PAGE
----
Pursuant to 20 C.F.R. §§ 404.1520(a) and 416.920(a), the ALJ conducted the sequential five-step evaluation process for determining whether an individual is disabled. At step one, he found Bacchini had not engaged in substantial gainful activity since December 28, 2008 and met the insured status requirements through December 31, 2013. At step two, the ALJ found Bacchini had "the following medically severe combination of impairments": degenerative disc disease of the cervical spine status post discectomy in 2003; exogenous obesity; obstructive sleep apnea; mood disorder; post-traumatic stress disorder; chronic depression disorder; anxiety disorder; an adjustment disorder with depressed mood; panic disorder; osteoarthritis; hypertension; carpal tunnel syndrome; fibromyalgia syndrome; asthma; right rotator cuff syndrome; diabetes mellitus with neuropathy; ocular and scalp psoriasis and a history of alcohol abuse in sustained full remission. Based on the findings of psychological consultative examiner David Dahl, the records from Santa Clara Medical Center and Bacchini's testimony, the ALJ found Bacchini had mild-to-moderate limitation in activities of daily living and social functioning, mild limitation in concentration, persistence or pace and no episodes of decompensation. Though Dahl and state agency non-examiner R. Paxton ultimately concluded that Bacchini's mental impairments caused more than "mild" limitation, the ALJ found her limitations were "barely severe."
At step three, concurring with the opinions of the state agency medical consultants, the ALJ found Bacchini did not have an impairment or combination of impairments that meets or medically equals one of the listed impairments.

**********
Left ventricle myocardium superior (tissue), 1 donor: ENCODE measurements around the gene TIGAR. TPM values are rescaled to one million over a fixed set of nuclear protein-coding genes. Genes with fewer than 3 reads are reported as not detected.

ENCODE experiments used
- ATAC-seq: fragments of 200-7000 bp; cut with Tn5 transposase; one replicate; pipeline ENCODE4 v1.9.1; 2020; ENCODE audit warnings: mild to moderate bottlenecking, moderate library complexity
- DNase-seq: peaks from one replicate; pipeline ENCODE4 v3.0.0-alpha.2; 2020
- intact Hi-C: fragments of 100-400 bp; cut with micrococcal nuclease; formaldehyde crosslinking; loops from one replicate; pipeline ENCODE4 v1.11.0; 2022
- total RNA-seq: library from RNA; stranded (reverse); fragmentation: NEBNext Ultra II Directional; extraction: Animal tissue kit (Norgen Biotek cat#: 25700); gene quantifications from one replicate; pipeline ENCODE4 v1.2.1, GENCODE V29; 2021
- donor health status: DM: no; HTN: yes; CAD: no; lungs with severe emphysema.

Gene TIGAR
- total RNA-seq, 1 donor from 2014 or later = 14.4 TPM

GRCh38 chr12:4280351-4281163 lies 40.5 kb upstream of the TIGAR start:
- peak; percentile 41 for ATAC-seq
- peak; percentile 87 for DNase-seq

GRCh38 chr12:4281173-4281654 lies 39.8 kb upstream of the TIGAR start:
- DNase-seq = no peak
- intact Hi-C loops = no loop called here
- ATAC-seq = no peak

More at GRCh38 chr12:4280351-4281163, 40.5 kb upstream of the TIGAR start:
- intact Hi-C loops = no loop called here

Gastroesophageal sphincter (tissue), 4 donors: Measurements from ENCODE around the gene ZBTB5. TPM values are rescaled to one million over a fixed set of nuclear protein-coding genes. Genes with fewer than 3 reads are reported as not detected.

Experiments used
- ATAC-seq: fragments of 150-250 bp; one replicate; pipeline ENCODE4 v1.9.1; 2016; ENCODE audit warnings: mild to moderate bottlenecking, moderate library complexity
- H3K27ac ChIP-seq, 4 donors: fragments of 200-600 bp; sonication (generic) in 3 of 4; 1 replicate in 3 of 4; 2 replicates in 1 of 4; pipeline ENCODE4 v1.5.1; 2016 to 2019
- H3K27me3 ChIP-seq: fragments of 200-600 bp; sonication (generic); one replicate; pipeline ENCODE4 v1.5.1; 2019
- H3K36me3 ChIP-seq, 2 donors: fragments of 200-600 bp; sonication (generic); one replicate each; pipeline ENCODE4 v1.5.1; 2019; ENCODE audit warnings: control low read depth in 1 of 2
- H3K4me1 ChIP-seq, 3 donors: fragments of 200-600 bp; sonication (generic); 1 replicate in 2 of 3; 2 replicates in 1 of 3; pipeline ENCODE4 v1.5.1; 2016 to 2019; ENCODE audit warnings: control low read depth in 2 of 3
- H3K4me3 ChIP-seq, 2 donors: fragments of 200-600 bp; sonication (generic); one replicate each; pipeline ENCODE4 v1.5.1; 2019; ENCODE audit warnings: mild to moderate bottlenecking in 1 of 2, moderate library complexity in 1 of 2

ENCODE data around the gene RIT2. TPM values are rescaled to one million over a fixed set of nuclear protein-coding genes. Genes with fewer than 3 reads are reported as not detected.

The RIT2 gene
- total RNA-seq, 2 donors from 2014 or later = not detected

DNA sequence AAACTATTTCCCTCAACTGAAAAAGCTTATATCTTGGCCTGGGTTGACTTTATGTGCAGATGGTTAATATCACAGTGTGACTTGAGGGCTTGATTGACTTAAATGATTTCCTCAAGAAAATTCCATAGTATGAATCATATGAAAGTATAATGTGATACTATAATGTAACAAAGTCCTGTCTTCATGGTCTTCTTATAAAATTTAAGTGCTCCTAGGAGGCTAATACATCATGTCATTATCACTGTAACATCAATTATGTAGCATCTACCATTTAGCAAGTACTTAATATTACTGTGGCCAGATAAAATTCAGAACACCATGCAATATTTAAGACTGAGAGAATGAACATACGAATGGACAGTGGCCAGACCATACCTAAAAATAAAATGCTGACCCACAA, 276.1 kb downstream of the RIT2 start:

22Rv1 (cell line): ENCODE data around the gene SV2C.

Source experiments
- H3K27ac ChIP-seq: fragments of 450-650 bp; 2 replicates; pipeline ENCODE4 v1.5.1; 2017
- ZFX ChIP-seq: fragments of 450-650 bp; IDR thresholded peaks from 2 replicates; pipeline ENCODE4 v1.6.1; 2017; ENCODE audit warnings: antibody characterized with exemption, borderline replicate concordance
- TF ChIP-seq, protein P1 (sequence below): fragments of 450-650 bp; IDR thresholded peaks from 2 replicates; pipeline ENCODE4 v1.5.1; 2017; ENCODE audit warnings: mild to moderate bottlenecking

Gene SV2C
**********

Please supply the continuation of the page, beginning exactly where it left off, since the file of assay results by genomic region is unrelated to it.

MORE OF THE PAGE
At step four, the ALJ found Bacchini had the RFC to perform "a wide range of light work, " with a number of physical limitations, and "no more than frequent face-to-face interaction with the general public." He found Bacchini's claims of intense, persistent and limiting symptoms were not credible to the extent they were inconsistent with "objective medical evidence" and her RFC. The ALJ based his decision on the medical record, which in addition to showing pain, diabetes and depression, also detailed Bacchini's alertness, orientation, improvements, controlled asthma, activities such as back exercises and "typing like crazy, " regular swimming, light or sedentary exertional work activities with the ability to lift 20 pounds occasionally and 10 pounds frequently and the ability to stand/walk for up to four hours without breaks. The ALJ did not describe Bacchini's reported symptoms, Dahl's professional observations and Paxton's conclusions of her depression and moderate limitations in abilities to understand, remember and carry out detailed instructions and to interact appropriately with the general public. The ALJ ultimately found Bacchini had not been under a disability since December 28, 2008, and though she was unable to perform any past relevant work, she was capable of employment as an administrative clerk, a telemarketer and a payroll/timekeeper.